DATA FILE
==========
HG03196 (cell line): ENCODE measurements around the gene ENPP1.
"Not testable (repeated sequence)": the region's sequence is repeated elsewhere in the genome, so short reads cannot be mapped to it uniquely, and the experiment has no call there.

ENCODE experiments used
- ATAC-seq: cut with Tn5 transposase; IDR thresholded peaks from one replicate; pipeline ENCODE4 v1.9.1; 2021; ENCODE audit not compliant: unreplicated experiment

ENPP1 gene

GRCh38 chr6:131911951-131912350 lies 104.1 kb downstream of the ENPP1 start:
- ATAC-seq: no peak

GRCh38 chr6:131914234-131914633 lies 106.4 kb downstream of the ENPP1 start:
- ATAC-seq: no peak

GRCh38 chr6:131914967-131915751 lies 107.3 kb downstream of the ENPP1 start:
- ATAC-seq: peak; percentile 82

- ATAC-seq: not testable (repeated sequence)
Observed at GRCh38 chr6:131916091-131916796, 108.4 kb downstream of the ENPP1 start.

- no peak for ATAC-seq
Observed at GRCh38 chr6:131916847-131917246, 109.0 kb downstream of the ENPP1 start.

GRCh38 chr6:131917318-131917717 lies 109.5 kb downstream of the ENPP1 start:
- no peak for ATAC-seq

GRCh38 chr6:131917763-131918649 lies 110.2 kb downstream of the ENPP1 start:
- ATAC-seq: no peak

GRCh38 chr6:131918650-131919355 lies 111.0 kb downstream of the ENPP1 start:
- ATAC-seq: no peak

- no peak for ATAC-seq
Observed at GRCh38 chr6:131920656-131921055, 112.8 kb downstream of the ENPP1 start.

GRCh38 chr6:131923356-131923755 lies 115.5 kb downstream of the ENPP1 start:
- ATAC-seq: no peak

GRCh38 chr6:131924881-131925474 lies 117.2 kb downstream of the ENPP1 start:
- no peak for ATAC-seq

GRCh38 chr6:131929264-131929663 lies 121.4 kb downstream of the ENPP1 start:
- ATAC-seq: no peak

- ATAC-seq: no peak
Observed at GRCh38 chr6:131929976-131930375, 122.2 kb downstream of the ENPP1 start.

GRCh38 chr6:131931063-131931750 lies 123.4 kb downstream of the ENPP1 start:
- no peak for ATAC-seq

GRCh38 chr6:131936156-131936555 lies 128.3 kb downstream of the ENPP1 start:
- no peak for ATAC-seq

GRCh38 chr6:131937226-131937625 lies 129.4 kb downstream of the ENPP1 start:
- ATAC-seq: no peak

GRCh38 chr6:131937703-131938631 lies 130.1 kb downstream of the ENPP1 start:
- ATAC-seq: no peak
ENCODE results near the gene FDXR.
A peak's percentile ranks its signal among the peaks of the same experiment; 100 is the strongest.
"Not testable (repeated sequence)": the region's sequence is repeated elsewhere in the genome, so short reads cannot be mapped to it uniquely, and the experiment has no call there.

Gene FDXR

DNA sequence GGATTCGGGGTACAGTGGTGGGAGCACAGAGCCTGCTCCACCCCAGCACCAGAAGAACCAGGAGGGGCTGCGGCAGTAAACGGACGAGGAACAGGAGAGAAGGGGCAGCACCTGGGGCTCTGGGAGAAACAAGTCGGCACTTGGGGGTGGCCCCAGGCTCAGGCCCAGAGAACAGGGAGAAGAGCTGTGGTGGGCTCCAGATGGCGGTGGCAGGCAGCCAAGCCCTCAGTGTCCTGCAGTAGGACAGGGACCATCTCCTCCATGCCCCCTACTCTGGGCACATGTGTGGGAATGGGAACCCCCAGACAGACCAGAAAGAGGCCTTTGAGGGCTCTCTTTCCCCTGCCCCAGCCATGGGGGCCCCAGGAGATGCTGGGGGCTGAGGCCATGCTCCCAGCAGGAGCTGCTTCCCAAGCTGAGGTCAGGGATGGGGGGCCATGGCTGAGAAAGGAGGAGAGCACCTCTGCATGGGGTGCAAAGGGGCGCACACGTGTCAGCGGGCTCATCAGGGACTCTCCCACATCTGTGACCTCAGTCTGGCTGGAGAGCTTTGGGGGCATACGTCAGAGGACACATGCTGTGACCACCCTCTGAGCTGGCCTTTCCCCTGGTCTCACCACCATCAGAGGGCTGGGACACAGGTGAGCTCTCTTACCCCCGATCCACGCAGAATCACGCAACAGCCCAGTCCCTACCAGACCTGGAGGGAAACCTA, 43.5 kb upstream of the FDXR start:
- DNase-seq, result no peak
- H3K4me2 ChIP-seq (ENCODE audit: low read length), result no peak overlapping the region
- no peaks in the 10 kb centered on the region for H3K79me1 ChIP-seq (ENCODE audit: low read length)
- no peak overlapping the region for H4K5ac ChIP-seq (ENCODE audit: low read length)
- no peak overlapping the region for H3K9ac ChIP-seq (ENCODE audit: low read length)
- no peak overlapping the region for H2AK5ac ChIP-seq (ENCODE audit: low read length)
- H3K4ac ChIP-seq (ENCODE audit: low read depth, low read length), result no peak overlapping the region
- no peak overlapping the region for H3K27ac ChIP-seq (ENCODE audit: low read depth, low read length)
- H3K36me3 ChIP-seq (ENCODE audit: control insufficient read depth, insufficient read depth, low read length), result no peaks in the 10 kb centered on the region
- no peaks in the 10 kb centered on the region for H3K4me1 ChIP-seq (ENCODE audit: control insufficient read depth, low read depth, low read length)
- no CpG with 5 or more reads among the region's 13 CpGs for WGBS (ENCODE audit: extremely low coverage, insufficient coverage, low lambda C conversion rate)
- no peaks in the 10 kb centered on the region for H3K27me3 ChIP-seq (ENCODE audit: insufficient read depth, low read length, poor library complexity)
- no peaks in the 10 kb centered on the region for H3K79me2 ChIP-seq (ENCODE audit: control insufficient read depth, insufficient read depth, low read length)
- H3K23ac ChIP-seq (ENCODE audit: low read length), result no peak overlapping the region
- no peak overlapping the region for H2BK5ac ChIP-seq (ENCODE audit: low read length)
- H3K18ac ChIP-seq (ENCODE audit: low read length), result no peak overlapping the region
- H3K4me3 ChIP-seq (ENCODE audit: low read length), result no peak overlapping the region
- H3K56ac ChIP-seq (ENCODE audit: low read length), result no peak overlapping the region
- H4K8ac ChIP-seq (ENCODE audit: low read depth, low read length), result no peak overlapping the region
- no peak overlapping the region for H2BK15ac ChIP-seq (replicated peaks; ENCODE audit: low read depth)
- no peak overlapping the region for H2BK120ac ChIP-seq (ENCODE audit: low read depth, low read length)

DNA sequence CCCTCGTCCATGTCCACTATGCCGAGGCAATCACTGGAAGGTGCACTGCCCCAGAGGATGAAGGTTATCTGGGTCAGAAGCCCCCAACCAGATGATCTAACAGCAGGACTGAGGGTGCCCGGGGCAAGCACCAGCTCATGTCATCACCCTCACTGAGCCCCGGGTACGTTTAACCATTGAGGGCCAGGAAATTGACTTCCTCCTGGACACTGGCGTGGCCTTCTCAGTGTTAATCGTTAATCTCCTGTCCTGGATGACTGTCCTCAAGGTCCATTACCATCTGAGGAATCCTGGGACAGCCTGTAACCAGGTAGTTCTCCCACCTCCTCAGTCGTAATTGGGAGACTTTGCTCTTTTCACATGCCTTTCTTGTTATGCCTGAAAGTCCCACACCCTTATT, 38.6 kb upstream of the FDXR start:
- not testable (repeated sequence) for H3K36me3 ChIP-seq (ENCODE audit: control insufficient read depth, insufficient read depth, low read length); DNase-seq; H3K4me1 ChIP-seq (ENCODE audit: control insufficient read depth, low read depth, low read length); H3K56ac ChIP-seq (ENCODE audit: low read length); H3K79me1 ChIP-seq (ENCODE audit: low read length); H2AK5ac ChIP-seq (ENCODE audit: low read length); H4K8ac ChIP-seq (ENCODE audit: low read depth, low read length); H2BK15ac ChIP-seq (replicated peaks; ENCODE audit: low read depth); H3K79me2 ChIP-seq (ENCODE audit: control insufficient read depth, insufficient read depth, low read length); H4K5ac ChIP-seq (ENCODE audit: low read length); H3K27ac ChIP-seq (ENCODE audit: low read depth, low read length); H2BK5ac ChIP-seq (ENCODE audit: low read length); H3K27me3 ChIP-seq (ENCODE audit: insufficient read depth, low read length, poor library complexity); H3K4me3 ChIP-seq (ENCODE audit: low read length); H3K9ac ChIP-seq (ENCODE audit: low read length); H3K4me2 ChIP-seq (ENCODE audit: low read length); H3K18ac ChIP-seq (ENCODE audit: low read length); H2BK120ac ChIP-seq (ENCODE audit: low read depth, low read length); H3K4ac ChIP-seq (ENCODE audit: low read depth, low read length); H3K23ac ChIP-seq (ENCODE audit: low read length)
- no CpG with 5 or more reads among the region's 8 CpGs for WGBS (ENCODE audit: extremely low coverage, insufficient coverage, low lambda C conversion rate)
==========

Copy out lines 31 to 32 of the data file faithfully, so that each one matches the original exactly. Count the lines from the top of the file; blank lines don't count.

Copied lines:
Observed at GRCh38 chr6:131929976-131930375, 122.2 kb downstream of the ENPP1 start.

GRCh38 chr6:131931063-131931750 lies 123.4 kb downstream of the ENPP1 start: